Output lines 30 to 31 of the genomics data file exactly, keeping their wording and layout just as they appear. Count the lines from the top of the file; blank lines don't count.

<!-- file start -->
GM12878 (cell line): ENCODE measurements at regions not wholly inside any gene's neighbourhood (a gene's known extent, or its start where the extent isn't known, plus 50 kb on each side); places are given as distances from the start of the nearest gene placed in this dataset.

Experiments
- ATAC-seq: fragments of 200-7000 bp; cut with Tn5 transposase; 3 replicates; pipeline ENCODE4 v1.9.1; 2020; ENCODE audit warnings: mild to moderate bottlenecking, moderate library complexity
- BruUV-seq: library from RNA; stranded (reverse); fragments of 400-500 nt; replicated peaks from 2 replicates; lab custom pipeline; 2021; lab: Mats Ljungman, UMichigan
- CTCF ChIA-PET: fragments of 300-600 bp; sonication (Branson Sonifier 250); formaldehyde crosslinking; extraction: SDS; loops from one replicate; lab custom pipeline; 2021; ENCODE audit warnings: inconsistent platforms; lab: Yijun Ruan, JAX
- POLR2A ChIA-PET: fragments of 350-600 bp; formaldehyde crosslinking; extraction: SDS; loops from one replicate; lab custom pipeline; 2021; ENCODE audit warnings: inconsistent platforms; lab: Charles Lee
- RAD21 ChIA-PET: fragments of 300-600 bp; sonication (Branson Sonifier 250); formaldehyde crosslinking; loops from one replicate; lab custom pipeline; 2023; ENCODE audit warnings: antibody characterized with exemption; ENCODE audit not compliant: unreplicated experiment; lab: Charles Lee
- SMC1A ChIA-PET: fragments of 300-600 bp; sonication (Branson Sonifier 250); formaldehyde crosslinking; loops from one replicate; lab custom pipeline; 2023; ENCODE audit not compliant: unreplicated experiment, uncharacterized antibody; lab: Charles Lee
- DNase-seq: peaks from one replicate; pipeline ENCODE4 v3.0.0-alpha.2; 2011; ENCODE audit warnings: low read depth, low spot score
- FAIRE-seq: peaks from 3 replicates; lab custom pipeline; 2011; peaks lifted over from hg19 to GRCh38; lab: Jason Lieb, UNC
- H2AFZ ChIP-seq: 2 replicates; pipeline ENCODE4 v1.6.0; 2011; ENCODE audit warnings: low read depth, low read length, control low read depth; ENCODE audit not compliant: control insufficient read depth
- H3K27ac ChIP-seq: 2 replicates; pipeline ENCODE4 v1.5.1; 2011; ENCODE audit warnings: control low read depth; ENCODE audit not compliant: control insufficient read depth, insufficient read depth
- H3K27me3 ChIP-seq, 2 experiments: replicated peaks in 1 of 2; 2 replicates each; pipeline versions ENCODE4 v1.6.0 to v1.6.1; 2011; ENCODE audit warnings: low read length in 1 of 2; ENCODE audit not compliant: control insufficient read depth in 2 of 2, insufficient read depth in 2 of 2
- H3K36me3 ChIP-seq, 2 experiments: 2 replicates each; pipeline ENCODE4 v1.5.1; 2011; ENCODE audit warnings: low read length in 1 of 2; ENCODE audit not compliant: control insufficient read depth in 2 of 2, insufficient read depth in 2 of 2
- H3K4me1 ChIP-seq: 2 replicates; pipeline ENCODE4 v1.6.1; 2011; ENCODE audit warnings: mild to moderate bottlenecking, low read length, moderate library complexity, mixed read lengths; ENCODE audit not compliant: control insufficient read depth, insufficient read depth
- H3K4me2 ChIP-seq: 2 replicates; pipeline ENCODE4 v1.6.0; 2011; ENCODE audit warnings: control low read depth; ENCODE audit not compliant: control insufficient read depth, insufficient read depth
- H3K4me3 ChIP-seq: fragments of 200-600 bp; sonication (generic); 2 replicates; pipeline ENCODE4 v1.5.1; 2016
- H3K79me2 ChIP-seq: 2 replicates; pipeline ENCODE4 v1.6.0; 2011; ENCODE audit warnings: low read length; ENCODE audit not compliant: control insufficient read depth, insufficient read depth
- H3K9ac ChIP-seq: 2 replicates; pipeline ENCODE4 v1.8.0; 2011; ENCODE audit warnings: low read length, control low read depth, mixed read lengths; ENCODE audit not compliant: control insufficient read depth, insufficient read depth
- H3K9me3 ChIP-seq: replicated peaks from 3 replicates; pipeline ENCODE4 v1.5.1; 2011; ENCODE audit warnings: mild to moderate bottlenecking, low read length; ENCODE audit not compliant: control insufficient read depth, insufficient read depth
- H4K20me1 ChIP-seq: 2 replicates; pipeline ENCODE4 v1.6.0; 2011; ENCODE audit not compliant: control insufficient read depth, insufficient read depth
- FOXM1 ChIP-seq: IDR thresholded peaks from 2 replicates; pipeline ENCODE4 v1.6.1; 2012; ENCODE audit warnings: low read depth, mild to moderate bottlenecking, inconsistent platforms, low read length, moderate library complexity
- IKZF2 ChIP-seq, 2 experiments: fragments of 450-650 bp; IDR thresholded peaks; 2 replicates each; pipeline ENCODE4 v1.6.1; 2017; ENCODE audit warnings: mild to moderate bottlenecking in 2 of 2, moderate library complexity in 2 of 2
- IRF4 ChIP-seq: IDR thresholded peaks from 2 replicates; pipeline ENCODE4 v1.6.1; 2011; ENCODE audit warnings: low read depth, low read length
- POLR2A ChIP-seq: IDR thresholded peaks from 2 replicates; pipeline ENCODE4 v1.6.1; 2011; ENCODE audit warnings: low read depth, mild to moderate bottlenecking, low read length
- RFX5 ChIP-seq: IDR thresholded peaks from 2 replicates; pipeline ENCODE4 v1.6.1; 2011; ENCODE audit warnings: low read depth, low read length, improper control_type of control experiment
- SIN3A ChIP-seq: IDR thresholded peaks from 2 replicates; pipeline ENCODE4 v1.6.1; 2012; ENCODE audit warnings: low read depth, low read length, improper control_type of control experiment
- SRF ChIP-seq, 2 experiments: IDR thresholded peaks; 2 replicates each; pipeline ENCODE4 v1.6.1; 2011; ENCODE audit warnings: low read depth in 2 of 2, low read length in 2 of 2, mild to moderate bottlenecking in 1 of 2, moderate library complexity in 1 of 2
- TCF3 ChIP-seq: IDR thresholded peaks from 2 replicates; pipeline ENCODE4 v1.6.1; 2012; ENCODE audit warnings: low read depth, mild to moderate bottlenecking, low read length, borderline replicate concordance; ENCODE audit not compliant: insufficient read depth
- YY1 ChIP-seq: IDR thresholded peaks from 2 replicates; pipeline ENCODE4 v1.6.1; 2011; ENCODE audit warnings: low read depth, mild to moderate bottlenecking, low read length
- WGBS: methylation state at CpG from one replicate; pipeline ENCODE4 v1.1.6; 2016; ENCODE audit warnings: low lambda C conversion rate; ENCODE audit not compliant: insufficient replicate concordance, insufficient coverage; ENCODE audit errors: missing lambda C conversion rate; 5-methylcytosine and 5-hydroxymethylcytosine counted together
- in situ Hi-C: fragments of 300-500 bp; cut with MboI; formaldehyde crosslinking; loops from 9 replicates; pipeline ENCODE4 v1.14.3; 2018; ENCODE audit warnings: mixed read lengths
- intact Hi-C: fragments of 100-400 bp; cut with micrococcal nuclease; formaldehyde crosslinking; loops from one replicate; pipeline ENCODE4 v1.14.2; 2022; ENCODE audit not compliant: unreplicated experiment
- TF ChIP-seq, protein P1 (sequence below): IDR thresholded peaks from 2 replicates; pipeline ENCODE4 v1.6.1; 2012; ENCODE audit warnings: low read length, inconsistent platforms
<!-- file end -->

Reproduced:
- YY1 ChIP-seq: IDR thresholded peaks from 2 replicates; pipeline ENCODE4 v1.6.1; 2011; ENCODE audit warnings: low read depth, mild to moderate bottlenecking, low read length
- WGBS: methylation state at CpG from one replicate; pipeline ENCODE4 v1.1.6; 2016; ENCODE audit warnings: low lambda C conversion rate; ENCODE audit not compliant: insufficient replicate concordance, insufficient coverage; ENCODE audit errors: missing lambda C conversion rate; 5-methylcytosine and 5-hydroxymethylcytosine counted together